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Published byLogan West Modified over 7 years ago
Judicial Branch Greer Payne
Qualifications Trial Courts: Superior Courts- candidate must have been at least 30 years old, a citizen of Georgia for 3 years, and have practiced law for at least 7 years State Courts- candidate must be at least 25 years old, have been admitted to practice law for 7 years, and have lived in Georgia for at least 3 years
Qualifications Trial Courts: Probate Courts- qualifications vary, in larger counties (greater than 96,000) a candidate must have practiced law for 7 years and be at least 30 years old In all counties, a candidate must be at least 25 years old, a high school graduate, and a county resident for at least 2 years preceding the election
Qualifications Trial Courts: Juvenile Courts-Candidates must be at least 30 years old, must have practiced law for five years, and must have lived in Georgia for at least three years. Magistrate Courts-Candidates must have resided in the county for at least one year, be 25 years old, and have a high school diploma. Other qualifications may be imposed by local legislation.
QUALIFICATIONS Appellate Courts: Supreme Court-Candidates must have practiced law for seven years before taking office. Court of Appeals-Candidates must have practiced law for seven years before taking office.
TERMS Trial Courts: All the trial courts elect judges to serve four-year terms. Appellate: All the appellate courts elect judges to serve six-year terms.
ELECTION Trial Courts: Superior Courts-Judges are elected to four- year terms in a circuit wide, nonpartisian elections. State Courts-Judges are elected to four-year terms in countywide, nonpartisian elections. Probate Courts-Judges are elected to four- year terms in countywide, nonpartisian elections.
ELECTIONS Trial Courts: Juvenile Courts-Juvenile court judges are appointed by several court judges of the judicial circuit to four-year terms. Magistrate Courts-A chief magistrate is either elected or appointed, as determined by local legislation. Other magistrates may be appointed by the chief magistrate.
ELECTIONS Appellate Courts: Court of Appeals-Judges are elected to six-year terms in statewide, nonpartisian elections. Supreme Courts-Judges are elected to six-year terms in statewide, nonpartisian elections.
DUTIES Trial Courts: Superior Courts-The superior court hears both civil and criminal cases. The superior court is Georgia’s general jurisdiction trial court. It has exclusive jurisdiction over trials in felony cases, divorce, equity, and cases involving land. State Courts- The state courts exercise jurisdiction over misdemeanor violations, including traffic cases, and hear civil actions except in cases in which the superior court has exclusive jurisdiction. They issue search and arrest warrants, and hold preliminary hearings in criminal cases.
DUTIES Trial Courts: Probate Courts-The probate courts are courts of limited jurisdiction. Probate courts probate people’s will to the heirs. The courts also issue marriage licenses and licenses to carry firearms. Probate judges also have the authority to appoint legal guardian and order the involuntary hospitalization of an incapacitated adult. Juvenile Courts-Juvenile courts were established to concentrate attention on the treatment of juveniles. Limited jurisdiction juvenile courts handle cases that involve deprived and neglected children under 18, delinquent and unruly offenses committed by children under 17, and traffic violations committed by juveniles. These courts also hear cases involving petitions to marry or enlist in the military.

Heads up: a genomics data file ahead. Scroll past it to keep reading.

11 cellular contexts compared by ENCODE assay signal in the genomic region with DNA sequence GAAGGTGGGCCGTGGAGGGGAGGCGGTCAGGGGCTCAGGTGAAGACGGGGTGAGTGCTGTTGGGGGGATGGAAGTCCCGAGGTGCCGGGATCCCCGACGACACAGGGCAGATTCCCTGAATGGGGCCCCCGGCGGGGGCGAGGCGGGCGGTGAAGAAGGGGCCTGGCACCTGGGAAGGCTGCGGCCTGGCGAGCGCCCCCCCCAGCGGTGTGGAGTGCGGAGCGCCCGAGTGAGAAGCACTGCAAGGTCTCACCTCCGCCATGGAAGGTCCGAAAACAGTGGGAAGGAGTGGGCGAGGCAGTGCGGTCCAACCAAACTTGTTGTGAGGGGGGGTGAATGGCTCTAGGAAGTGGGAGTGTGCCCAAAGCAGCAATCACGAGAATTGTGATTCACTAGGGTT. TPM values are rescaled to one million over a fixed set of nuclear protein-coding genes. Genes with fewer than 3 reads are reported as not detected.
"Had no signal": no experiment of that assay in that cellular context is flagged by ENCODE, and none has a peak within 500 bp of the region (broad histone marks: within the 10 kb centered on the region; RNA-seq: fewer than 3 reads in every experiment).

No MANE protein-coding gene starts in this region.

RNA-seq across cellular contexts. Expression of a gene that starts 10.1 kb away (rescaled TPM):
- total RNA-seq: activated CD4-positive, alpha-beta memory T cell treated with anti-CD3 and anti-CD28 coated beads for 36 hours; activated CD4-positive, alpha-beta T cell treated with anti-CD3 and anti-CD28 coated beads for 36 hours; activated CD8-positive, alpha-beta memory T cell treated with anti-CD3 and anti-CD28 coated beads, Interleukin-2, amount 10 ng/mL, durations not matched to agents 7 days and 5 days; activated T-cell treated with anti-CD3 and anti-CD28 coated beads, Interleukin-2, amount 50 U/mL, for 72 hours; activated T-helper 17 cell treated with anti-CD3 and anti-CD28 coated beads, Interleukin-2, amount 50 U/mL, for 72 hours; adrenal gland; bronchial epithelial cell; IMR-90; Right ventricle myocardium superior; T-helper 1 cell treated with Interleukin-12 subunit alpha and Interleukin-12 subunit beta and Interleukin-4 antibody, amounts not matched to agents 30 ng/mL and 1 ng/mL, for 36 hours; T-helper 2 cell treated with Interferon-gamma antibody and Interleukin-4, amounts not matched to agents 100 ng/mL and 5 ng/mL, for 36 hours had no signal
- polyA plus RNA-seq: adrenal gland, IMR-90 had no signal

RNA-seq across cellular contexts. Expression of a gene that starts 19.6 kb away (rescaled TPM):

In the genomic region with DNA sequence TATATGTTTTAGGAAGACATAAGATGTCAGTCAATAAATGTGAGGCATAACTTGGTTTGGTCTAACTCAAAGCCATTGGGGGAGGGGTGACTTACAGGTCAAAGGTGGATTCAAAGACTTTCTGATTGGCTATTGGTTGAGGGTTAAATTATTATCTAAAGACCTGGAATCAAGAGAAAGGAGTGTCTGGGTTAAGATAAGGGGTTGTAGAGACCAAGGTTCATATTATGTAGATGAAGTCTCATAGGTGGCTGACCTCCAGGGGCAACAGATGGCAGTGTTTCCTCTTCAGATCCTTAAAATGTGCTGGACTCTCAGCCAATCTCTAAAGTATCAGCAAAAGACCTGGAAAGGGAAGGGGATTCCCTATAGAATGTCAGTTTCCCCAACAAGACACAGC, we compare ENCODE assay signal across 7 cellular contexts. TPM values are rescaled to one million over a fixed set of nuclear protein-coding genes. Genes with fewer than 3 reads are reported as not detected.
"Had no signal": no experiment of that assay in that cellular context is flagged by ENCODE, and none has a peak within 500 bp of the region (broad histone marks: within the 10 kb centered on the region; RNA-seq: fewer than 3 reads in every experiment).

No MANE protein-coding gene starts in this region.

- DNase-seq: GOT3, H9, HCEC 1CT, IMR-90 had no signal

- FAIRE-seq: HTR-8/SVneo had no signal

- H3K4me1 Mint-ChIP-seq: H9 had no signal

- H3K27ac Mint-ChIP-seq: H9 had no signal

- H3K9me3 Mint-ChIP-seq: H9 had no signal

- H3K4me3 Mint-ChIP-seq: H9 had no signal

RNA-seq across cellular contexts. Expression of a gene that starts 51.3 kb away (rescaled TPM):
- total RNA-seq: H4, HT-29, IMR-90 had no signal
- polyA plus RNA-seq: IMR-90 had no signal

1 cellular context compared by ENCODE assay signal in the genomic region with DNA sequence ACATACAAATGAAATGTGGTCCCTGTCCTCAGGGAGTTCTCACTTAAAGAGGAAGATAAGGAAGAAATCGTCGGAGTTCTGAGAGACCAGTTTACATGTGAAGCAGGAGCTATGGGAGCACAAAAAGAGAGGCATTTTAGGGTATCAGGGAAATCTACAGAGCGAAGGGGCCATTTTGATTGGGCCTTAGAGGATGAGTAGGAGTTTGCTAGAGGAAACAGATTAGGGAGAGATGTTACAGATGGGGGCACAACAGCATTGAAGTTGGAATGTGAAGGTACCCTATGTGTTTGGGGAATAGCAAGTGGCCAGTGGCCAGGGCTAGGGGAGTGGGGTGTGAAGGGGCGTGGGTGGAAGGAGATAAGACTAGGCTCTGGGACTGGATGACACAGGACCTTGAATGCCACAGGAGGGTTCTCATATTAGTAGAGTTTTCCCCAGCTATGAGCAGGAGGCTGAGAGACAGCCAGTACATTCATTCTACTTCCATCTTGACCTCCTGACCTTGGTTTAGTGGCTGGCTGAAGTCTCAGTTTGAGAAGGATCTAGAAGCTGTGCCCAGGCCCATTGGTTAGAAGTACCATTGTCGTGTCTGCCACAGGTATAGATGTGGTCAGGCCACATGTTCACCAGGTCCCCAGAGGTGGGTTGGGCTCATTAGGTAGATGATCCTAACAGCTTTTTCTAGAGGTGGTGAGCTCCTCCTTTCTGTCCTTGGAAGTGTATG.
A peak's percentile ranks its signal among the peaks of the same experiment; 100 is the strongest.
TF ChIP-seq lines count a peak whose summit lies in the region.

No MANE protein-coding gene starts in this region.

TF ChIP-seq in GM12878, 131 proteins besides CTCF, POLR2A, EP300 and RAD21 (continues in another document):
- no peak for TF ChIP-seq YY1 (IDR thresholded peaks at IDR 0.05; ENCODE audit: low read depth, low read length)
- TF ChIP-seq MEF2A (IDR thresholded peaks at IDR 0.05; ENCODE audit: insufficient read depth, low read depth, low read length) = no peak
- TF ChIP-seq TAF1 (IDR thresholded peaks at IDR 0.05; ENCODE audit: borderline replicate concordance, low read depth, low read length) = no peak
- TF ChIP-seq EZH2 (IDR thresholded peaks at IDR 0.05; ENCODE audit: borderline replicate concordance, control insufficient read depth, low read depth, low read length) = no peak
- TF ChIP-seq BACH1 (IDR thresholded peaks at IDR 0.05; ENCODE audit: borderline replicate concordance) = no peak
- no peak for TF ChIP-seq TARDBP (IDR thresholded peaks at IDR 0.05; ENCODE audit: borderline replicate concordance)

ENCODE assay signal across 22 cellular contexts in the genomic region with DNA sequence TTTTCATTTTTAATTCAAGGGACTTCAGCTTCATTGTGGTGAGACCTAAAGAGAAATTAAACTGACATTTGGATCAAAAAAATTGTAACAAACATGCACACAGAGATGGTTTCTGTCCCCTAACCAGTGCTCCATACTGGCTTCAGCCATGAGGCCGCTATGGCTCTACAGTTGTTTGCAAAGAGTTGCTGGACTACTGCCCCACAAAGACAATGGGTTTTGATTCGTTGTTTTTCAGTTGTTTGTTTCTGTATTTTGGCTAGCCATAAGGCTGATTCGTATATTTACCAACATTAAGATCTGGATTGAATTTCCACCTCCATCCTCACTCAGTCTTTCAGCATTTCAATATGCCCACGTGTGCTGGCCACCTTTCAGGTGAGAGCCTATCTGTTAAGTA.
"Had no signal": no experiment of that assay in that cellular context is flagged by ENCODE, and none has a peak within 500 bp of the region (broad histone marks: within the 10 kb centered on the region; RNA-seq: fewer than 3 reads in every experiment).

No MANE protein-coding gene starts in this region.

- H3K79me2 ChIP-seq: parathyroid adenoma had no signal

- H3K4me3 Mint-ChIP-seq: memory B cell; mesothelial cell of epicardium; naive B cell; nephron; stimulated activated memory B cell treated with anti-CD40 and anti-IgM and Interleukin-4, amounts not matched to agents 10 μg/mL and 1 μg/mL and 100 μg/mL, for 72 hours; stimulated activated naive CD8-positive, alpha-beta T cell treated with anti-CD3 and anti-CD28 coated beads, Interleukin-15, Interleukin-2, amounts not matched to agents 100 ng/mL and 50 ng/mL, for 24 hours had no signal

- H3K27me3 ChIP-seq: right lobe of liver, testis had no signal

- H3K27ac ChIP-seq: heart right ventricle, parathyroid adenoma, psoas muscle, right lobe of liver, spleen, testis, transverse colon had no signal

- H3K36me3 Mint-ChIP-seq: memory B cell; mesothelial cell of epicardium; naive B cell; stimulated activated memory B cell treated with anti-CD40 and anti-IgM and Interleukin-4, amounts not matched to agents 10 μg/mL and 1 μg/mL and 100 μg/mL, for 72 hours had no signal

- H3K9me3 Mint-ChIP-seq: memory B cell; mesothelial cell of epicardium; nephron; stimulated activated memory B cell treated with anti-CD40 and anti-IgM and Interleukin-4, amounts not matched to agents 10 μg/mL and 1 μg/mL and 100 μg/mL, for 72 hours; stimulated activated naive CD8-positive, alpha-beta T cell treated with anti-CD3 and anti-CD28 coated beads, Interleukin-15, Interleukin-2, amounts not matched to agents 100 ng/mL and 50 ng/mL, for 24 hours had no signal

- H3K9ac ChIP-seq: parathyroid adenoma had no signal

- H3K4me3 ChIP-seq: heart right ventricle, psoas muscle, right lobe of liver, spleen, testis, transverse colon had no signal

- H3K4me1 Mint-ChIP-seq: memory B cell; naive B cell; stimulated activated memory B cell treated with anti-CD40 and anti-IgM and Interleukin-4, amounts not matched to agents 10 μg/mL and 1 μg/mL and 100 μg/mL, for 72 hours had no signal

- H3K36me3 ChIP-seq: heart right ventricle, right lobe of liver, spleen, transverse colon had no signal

DUTIES Trial Courts: Magistrate Courts-Magistrate courts are limited jurisdiction county courts that issue warrants, hear minor criminal offenses, and hear civil cases involving amounts of $15,000 or less. Magistrate court is the place for resolving civil disputes, violations of county ordinances, land lord tenant cases, and bad checks. Magistrate courts hold preliminary hearings and issue search warrants as well as arrest warrants.
STRUCTURE OF THE COURT SYSTEM
PROCEDURES Trial Courts: Trial courts hear original cases, both criminal and civil. Each court has a special jurisdiction (range of actions over which the court has control or influence). Examples: divorce cases and murder cases Appellate Courts: Appellate courts hear cases that have been appealed. This means that the cases are asked to be heard again to see if the outcome can be changed and to get a final verdict on the matter. Examples: cases about whether laws passed by the legislature are constitutional and cases involving challenges to elections
HOW JUDGES ARE SELECTED Trial Courts: In all the trial courts EXCEPT for juvenile and magistrate, the judges are elected into office in nonpartisan elections. In juvenile courts, judges are appointed by several court judges of the judicial circuit. In magistrate courts, a chief magistrate is either elected or appointed., as determined by local legislation. Other judges may be appointed by the chief magistrate.
CRIMINAL CASES AND CIVIL CASES Criminal Cases-dispute between two or more persons or groups Civil Cases-cases involving violations of the law (two types of crime: felony(serious) and misdemeanor(less serious))
Works Cited Caldwell, L. A. (2011). Georgia Its Heritage and Its Promise. Lilburn, Georgia: Clairmont Press, Inc.
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